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Dianne Rahm


Dr. RahmOffice:  UAC 374
Email:  dr37@txstate.edu
Phone:  512.245.1565


Curriculum Vitae

Professor, Department of Political Science
Dianne Rahm, Ph.D., is Professor in the Department of Political Science at Texas State University. She holds a Ph.D. in Public Administration from the Maxwell School of Citizenship and Public Affairs, Syracuse University. Her research interests include environmental policy, energy policy, science and technology policy. She has authored or edited over 40 articles or book chapters and seven books including: Climate Change Policy in the United States (2009 forthcoming), Handbook of Globalization and the Environment (2007), Sustainable Energy and the States: Politics, Markets, and Leadership (2006), United States Public Policy: A Budgetary Approach (2004), Toxic Waste and Environmental Policy in the 21st Century United State (2002), University-Industry R&D Collaboration in the United States, the United Kingdom, and Japan (2000), and Technology and U.S. Competitiveness: An Institutional Focus (1992).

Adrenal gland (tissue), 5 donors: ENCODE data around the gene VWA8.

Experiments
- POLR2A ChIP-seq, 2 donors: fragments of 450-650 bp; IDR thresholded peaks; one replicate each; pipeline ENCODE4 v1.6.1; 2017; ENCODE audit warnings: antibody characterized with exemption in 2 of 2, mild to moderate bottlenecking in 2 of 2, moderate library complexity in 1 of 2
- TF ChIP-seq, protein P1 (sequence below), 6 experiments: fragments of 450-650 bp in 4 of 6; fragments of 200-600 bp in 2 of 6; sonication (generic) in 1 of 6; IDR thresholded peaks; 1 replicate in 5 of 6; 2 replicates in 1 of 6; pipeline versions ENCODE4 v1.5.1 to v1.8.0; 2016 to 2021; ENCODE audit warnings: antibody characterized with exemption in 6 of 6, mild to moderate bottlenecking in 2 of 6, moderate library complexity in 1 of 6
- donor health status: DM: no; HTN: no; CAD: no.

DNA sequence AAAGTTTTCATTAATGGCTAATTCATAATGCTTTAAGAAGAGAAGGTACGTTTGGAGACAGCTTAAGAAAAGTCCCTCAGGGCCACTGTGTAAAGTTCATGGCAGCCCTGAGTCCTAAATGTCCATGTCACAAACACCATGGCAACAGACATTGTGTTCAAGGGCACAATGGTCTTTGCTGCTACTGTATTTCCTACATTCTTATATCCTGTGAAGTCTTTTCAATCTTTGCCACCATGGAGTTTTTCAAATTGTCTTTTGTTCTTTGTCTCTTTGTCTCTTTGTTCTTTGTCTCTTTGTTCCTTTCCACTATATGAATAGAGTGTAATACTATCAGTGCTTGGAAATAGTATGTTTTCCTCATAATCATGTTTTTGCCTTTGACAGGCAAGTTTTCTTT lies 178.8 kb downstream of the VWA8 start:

Courses Taught


PA 3350 Public Policy Formulation - Emphasis in Environmental Policy
Intensive analysis of theories and processes of both policy formation and policy enforcement in the American administrative system, emphasizing the regulatory function. Prerequisite: POSI 2310 and 3301.

PA 5310 Public Finance Administration
Study of the formation, management, and administration of fiscal policy at the levels of government in the United States, particularly budgeting as the ultimate expression of public policy.

PA 5355 Environmental Policy
This class examines the formulation and implementation of environmental policy at the local, state, federal, and international level. The class highlights the development of U.S. legislation and regulations as well as U.S. involvement in international environmental agreements and treaties.

PA 5387 Research Practicum
This class uses structured group research to analyze a current policy, management, or administrative issue of concern to communities, public-, or nonprofit- sector partnering organizations. A research team of 8 to 12 graduate students, led by a professor(s), prepares a final report which details findings and recommendations for action. May be repeated for credit as topics vary.